Prashant Karamchandani is a director at The Chartis Group, the Chicago-based consulting firm. He helps to lead the firm’s revenue cycle management (RCM) practice, having spent two decades in healthcare. Recently, he spoke with Healthcare Innovation Editor-in-Chief Mark Hagland regarding some of the biggest challenges in the RCM area right now, and how healthcare revenue cycle management continues to evolve forward. Below are excerpts from that interview.
Hospitals and health systems are under more financial pressure than we can ever remember. What is your perspective on the current landscape?
You’re spot on there; costs are growing fast, and are definitely making things more challenging now in terms of financial viability. And the first thing people do is to say, let’s look at revenue cycle management, and where we can identify revenue leakage and recoup. And for the past four to five years, the shift to automation has become big. And we have clients who have invested in it, but the investment is often made with the promise of an ROI that you might not achieve right away. It’s not as easy as just buying a solution off the shelf; it’s got to fit into a broader strategy. The push now is on the execution of it, and how you can invest best.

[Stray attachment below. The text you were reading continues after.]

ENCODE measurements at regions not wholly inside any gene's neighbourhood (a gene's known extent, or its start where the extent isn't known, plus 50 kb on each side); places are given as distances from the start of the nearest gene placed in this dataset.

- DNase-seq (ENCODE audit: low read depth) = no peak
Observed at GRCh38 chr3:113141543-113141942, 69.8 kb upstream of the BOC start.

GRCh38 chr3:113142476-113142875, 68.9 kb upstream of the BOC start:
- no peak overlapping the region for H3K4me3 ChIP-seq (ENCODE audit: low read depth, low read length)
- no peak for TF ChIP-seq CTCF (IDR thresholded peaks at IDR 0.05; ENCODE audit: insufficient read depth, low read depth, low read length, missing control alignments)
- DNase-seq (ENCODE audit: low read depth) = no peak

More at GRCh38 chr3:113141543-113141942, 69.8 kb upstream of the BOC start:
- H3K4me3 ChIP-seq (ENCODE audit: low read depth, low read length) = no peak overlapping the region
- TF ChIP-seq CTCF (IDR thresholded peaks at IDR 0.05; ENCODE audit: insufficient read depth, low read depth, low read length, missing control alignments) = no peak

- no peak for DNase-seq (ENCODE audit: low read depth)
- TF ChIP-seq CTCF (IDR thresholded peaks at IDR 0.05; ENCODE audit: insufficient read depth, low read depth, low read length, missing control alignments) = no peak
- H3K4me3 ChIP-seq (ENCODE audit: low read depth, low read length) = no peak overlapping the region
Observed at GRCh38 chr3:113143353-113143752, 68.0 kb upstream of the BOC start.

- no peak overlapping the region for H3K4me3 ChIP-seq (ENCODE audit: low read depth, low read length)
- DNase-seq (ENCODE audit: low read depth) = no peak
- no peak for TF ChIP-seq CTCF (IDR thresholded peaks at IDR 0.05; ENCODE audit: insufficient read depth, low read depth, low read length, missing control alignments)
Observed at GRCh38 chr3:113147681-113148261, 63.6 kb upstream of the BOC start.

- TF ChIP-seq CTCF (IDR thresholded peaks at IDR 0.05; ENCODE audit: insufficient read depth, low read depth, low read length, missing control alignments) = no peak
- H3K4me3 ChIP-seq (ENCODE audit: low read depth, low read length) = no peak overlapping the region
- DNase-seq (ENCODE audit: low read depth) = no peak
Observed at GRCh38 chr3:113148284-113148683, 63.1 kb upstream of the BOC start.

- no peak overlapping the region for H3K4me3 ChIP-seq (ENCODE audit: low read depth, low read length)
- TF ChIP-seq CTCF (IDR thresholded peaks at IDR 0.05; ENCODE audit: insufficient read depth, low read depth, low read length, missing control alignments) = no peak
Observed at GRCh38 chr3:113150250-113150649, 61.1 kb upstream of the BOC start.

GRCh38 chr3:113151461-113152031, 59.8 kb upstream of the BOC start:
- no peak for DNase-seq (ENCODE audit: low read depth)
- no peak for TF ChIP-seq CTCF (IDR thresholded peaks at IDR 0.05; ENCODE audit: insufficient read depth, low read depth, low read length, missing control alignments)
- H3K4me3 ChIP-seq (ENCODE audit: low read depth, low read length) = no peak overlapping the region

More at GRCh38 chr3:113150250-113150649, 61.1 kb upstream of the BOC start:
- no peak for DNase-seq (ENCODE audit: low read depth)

Another area of focus right now is on the strategic utilization of vendors. Clients will use vendors in various different capacities; some believe they can be helpful; some don’t believe that. But in a strapped labor market, it’s not a binary decision. You could pick and choose components of your business where you want to use a vendor, and improve performance on the revenue side and decrease labor costs. So it’s about starting to think through how do I best use all the resources at my disposal.
One of the other areas has to do with process analytics and process intelligence. Revenue cycle analytics involves outcomes measures, denial rate, days in accounts receivable, how much of your accounts receivable is at greater than 90 days. I’ve made investments in solutions, in resources and people in terms of training and education, and vendors as well. And the thing is that if I overlay data on top, it should tell me how effectively I’m deploying my resources. That’s newer. That has the power to help identify where I can shift resources to. While process analytics applies to revenue cycle, it can also apply to other areas as well.